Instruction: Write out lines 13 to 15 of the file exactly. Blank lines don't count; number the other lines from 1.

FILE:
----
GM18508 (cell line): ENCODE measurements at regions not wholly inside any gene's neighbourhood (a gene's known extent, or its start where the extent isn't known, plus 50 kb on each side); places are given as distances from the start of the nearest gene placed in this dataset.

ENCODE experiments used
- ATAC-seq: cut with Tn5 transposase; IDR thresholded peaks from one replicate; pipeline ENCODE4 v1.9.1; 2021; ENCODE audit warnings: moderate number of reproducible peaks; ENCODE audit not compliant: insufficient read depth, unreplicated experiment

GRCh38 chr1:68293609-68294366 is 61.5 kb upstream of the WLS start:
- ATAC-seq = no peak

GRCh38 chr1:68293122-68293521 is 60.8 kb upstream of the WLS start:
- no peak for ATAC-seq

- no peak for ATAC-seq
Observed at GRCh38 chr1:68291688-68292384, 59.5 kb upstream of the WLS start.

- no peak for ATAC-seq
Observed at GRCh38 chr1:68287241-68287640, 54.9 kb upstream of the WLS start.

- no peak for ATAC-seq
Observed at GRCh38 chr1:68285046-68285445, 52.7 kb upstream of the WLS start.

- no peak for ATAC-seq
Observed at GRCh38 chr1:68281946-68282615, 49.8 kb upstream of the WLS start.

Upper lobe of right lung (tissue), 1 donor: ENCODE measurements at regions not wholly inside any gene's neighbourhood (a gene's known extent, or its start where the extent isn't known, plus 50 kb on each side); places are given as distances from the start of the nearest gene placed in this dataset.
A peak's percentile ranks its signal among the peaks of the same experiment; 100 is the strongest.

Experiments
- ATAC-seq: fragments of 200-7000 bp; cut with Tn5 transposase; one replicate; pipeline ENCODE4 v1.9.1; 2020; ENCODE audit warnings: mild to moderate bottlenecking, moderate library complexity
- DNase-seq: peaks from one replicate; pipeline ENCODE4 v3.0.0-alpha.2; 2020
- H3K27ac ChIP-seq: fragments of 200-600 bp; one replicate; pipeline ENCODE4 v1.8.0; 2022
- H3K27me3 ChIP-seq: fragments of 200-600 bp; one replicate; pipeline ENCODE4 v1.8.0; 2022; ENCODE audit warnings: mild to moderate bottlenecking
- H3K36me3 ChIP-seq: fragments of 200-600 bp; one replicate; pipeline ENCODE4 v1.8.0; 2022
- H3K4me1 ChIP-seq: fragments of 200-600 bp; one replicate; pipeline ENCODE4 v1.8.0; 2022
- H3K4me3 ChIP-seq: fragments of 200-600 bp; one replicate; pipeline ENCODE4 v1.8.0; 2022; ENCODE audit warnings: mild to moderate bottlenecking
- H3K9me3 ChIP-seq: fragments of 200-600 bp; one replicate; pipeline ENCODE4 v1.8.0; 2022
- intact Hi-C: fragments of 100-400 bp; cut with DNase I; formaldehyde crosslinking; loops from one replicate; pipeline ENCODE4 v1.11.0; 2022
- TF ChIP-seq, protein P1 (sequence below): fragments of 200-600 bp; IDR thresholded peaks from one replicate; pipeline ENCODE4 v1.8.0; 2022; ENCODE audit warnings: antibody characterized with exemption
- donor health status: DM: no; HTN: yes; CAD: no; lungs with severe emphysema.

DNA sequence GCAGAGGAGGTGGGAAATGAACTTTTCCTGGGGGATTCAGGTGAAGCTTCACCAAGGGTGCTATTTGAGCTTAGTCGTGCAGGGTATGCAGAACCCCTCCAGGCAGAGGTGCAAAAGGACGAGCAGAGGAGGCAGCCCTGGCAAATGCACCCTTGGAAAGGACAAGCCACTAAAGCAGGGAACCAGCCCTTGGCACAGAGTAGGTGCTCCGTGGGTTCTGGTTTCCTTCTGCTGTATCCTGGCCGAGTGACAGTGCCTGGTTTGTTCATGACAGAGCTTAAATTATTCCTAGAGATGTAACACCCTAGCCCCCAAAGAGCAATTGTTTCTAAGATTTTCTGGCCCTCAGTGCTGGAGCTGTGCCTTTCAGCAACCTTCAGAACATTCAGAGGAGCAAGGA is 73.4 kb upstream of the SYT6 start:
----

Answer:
Observed at GRCh38 chr1:68285046-68285445, 52.7 kb upstream of the WLS start.

- no peak for ATAC-seq
Observed at GRCh38 chr1:68281946-68282615, 49.8 kb upstream of the WLS start.